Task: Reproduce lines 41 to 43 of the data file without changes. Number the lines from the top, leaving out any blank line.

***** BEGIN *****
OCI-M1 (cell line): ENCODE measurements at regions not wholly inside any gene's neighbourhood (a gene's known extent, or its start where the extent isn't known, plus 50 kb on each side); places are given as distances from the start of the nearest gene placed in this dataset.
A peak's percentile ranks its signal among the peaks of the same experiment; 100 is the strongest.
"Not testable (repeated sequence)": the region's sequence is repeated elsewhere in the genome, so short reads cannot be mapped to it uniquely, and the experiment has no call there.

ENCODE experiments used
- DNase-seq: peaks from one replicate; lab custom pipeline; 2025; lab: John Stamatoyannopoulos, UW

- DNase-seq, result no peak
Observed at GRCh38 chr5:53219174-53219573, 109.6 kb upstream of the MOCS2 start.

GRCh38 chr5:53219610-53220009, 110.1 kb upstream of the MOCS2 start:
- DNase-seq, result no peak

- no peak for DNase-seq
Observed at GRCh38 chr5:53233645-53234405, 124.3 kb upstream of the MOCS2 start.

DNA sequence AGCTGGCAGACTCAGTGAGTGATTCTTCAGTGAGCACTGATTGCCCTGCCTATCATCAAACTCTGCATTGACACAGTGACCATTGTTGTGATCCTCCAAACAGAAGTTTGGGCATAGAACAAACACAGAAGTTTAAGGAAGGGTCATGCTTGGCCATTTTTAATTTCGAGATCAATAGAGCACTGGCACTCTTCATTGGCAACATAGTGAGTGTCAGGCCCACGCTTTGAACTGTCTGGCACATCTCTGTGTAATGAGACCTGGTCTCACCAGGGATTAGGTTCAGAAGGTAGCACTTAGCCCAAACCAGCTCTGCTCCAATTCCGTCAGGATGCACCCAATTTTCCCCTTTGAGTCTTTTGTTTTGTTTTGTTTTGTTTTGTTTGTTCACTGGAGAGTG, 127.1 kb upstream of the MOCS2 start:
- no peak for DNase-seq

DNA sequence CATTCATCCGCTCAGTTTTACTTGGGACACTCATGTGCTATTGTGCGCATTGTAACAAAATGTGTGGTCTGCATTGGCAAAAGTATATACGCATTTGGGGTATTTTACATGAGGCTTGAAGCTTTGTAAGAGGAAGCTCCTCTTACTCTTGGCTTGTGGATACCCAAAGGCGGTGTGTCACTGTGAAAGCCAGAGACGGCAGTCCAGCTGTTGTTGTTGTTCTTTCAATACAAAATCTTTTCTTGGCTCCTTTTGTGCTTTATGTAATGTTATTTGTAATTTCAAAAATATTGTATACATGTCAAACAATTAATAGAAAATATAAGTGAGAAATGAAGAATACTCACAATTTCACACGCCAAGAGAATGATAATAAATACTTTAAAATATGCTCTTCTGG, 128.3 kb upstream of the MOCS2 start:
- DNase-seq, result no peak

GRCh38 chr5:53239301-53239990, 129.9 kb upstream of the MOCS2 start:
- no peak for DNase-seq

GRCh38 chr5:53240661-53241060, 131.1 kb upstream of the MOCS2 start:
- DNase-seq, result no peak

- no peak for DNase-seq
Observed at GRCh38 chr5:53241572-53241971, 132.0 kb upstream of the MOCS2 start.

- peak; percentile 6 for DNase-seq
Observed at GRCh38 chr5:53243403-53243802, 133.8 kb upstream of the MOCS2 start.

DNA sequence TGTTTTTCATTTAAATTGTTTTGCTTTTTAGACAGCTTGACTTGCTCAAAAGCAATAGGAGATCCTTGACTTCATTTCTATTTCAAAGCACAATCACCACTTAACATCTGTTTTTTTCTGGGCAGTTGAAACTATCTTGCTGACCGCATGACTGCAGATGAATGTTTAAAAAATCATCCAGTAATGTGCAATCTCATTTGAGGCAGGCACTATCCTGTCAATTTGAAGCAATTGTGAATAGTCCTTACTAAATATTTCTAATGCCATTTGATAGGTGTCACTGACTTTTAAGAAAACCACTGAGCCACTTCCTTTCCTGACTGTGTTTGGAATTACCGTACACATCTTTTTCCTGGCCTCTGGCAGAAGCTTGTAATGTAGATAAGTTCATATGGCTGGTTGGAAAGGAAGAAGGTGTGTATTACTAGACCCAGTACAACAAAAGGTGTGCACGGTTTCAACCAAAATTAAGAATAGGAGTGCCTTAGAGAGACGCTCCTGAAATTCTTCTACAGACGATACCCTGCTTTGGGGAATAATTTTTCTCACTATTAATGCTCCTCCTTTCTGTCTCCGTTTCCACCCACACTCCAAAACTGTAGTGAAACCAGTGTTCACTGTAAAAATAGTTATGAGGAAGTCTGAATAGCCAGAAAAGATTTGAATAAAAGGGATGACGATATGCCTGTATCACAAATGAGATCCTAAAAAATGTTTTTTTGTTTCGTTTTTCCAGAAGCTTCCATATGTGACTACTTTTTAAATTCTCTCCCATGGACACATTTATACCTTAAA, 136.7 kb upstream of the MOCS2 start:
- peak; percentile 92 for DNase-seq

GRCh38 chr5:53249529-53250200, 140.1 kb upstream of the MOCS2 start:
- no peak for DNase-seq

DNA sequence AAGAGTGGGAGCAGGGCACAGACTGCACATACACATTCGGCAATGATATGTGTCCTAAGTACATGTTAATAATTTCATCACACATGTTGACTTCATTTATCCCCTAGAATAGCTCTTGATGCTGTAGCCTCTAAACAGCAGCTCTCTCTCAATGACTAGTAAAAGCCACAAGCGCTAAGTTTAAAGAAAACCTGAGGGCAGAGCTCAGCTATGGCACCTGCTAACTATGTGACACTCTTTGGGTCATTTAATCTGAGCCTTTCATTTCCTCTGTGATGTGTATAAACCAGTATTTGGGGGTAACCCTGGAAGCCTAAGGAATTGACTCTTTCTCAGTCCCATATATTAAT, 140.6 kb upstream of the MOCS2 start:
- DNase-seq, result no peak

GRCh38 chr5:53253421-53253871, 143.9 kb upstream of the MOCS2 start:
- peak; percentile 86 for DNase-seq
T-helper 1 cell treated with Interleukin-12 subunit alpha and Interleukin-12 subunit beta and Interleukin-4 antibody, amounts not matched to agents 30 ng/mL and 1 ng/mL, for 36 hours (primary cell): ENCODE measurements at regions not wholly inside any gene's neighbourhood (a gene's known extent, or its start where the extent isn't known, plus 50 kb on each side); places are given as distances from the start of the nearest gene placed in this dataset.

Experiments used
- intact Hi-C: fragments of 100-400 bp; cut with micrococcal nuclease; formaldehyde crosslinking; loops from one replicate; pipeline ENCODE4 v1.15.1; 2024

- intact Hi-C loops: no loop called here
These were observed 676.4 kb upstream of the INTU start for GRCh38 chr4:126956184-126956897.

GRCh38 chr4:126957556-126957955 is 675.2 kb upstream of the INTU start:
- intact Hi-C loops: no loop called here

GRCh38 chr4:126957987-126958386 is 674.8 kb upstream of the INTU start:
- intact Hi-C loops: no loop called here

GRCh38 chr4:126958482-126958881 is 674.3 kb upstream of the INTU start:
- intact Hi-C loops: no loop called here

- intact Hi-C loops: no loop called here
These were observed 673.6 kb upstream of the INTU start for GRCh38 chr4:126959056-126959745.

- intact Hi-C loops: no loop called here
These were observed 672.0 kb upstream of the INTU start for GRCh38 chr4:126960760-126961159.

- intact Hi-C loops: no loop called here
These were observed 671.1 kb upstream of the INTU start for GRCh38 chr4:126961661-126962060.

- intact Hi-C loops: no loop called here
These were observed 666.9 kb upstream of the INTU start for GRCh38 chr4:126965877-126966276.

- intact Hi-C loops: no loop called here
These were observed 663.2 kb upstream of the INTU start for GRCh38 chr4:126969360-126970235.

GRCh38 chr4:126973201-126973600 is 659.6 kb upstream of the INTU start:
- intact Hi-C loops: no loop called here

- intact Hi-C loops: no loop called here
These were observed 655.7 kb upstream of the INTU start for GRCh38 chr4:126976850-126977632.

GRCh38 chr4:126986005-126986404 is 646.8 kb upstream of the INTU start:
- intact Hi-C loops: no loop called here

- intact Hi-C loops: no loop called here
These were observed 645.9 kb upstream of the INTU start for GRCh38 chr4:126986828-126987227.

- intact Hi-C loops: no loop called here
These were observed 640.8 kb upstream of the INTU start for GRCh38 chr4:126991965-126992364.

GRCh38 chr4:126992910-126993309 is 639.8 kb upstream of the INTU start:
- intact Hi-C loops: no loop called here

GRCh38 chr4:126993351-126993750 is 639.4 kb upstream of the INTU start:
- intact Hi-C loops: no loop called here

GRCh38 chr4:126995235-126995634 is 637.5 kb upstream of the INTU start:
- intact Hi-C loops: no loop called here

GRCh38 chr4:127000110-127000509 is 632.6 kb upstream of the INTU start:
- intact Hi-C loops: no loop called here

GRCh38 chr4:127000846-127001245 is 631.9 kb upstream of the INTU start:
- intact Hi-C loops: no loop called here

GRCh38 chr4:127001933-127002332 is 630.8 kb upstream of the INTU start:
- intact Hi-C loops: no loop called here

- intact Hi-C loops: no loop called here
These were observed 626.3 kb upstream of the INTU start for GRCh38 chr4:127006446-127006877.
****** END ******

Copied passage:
GRCh38 chr4:126958482-126958881 is 674.3 kb upstream of the INTU start:
- intact Hi-C loops: no loop called here

- intact Hi-C loops: no loop called here